Passwords are broken unless we’re all geniuses?

In the last week we’ve had passwords leaked from LinkedIn,, and eHarmony, meaning that 100s of millions of people are being told by friends, family, and eventually, after a few days, by the companies themselves, that they should change their passwords.

LinkedIn’s blog post on the matter (with the laughably late title “Taking Steps to protect our members”) has the following tips for password security:

  1. Make sure you update your password on LinkedIn (and any site that you visit on the Web) at least once every few months
  2. Do not use the same password for multiple sites or accounts
  3. Create a strong password for your account, one that includes letters, numbers, and other characters

Unless we’re all geniuses, how do they expect us to follow their advice? Let’s get this right:

  1. Change every password you use on the Internet, every 3-6 months. Hmm, I struggle to remember my password at work when I change it every 6 weeks, I don’t fancy doing it on every website I use (and every app on my phone). What about the sites I stop using?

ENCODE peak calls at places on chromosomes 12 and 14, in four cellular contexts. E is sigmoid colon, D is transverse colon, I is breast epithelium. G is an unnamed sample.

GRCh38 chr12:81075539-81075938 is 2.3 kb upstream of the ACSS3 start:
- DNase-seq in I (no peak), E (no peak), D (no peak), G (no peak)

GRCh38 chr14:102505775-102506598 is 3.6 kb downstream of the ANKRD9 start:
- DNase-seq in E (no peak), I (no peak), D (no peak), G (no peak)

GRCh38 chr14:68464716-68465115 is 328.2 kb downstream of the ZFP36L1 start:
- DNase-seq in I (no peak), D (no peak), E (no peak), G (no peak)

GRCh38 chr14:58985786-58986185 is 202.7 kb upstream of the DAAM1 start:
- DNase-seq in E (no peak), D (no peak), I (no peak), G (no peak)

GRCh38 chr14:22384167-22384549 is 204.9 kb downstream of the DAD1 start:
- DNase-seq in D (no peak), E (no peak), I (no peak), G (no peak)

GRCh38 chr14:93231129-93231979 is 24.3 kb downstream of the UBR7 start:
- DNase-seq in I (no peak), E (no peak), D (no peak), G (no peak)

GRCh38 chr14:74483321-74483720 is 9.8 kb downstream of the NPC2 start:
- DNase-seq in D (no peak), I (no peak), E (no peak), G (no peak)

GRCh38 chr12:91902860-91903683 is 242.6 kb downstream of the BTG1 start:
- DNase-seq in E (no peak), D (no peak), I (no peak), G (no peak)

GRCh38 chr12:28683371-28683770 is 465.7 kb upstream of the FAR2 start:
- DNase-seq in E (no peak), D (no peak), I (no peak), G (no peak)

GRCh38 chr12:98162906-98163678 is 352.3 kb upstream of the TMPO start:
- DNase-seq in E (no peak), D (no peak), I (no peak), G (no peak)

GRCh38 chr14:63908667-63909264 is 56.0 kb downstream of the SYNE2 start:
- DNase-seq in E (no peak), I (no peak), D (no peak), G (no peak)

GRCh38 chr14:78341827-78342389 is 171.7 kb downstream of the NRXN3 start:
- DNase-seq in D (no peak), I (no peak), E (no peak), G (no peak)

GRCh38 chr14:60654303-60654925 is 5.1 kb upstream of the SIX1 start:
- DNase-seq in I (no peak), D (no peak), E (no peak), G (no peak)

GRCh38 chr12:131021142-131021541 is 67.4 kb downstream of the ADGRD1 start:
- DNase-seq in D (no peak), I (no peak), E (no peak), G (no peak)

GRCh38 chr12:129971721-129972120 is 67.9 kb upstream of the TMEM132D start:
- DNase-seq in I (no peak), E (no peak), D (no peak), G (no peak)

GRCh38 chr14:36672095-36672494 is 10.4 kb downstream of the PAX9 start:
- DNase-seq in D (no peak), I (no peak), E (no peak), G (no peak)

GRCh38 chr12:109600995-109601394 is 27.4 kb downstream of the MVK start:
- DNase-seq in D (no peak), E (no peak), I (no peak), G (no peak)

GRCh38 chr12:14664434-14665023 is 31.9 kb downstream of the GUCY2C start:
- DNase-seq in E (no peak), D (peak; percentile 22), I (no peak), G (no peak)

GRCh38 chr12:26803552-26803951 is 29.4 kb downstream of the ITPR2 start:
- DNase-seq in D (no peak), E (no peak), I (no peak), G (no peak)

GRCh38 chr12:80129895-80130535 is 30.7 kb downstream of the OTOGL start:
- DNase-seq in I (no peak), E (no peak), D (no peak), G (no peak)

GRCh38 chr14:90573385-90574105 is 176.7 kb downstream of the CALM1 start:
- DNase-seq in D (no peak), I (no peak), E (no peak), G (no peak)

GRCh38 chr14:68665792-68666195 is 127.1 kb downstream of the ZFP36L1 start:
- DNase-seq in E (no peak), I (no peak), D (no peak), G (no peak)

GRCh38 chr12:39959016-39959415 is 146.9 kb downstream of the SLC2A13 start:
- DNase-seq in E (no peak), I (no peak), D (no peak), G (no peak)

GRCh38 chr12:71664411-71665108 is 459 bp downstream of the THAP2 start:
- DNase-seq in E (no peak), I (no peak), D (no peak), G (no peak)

2. Don’t use the same password, so that when you’re changing your password, you have to come up with 10 or more new ones at once!
  3. Make the password (or rather, dozens if not hundreds of passwords you’ve just come up with) impossible to remember in the first place…

I read the LinkedIn post and think it’s incredible they are posting that advice with a straight face, without recommending a password manager like LastPass, 1Password, or KeePass.

Personally I recommend LastPass (I even pay for it!), but reality is no service is secure as long as it relies on passwords, and it seems the best you can hope for is that you’ll continue to dodge the bullets of hacked passwords until someone comes up with a better solution, and remember that no matter what, you’ll end up using a service which gets hacked.